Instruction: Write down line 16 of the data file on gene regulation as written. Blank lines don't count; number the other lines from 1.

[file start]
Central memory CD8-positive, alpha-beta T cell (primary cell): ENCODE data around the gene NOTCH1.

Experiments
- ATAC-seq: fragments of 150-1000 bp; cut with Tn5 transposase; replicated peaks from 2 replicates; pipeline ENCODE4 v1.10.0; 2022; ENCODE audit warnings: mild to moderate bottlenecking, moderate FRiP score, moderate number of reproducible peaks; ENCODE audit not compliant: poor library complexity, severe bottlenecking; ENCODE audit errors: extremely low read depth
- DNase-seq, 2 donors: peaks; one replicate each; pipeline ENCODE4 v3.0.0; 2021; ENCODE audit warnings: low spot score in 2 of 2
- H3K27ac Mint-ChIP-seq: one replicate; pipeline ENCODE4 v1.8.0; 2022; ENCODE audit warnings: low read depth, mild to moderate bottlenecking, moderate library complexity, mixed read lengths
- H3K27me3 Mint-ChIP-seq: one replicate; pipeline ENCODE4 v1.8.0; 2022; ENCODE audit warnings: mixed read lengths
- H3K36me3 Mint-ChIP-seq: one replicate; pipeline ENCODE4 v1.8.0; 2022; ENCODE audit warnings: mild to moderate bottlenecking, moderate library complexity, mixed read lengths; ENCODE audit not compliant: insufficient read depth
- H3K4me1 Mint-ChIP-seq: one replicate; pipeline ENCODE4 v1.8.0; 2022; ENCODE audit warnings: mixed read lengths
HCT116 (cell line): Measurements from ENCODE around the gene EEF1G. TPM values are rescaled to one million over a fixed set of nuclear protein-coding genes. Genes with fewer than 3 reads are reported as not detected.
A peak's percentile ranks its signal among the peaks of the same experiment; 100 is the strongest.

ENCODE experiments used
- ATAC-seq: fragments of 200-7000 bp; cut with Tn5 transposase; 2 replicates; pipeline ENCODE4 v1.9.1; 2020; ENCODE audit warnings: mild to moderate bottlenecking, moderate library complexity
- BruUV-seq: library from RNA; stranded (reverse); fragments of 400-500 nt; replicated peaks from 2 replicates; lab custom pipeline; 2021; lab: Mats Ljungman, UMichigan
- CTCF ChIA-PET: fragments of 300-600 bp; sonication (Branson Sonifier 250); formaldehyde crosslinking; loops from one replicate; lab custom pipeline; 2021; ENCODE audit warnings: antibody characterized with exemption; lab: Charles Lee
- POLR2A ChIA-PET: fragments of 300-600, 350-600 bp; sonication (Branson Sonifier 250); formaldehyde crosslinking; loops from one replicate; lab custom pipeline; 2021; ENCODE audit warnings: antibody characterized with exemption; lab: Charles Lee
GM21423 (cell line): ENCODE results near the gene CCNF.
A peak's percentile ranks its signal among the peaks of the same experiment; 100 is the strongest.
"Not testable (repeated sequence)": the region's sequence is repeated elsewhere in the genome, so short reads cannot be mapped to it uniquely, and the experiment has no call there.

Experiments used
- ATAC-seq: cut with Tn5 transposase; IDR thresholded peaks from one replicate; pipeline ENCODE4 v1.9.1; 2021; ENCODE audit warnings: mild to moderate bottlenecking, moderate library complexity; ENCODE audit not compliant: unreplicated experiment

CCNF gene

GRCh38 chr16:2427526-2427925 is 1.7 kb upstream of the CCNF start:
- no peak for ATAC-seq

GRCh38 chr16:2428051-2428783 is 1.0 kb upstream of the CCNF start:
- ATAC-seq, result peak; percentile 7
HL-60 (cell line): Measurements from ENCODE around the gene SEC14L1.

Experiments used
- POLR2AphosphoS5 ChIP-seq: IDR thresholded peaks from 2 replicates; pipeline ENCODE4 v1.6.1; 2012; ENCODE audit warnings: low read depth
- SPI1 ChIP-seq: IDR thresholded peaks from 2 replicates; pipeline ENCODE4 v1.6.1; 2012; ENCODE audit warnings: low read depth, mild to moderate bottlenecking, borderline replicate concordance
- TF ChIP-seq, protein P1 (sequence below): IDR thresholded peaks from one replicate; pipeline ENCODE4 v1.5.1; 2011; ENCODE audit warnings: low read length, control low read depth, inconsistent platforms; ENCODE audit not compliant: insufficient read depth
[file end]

GM21423 (cell line): ENCODE results near the gene CCNF.